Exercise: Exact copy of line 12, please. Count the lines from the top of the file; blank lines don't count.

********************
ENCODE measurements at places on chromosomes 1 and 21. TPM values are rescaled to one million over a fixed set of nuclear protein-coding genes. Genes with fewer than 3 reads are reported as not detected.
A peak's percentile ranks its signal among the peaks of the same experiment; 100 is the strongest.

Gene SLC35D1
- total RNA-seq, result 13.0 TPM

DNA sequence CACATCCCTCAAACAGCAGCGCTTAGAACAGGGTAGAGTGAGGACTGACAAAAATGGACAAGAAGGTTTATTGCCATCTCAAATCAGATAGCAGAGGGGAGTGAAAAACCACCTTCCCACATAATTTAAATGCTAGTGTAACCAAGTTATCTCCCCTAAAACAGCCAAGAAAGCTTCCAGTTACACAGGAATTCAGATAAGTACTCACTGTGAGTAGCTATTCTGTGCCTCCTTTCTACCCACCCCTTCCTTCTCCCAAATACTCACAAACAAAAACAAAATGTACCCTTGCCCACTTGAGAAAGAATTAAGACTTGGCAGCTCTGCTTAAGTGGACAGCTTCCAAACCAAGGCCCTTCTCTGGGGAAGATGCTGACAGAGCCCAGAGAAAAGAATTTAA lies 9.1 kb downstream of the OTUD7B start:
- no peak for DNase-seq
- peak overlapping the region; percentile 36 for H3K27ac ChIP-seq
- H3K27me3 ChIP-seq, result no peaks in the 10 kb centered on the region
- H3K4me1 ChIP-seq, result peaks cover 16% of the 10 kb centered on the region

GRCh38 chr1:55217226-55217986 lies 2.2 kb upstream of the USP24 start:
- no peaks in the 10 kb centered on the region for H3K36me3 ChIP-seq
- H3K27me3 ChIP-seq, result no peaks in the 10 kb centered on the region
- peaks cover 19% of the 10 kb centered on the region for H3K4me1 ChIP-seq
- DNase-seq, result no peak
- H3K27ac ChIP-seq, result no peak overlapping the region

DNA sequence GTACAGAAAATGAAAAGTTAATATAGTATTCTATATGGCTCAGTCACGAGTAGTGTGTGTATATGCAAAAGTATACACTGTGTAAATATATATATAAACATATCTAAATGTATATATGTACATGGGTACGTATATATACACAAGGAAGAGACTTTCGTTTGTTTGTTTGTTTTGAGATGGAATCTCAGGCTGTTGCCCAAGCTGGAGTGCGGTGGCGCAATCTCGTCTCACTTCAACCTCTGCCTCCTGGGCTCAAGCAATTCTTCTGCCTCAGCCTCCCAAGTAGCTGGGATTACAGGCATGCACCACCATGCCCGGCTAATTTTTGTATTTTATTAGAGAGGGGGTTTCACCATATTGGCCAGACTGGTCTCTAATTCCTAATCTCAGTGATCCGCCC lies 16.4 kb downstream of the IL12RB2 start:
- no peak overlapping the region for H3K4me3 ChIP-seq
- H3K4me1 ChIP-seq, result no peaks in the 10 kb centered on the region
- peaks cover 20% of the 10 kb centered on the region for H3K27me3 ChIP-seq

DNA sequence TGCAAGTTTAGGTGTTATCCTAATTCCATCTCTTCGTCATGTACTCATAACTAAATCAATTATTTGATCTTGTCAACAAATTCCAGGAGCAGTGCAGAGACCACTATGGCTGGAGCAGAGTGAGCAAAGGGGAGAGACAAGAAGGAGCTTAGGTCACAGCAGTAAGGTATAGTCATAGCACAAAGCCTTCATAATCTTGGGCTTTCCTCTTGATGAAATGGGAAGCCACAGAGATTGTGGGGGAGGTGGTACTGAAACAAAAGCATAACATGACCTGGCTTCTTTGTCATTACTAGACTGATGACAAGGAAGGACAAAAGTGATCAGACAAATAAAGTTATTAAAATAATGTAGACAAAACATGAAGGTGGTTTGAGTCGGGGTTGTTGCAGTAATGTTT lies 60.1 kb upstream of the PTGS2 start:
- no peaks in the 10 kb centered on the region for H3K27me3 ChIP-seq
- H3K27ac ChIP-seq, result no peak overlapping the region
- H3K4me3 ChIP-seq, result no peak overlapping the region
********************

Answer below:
- H3K27me3 ChIP-seq, result no peaks in the 10 kb centered on the region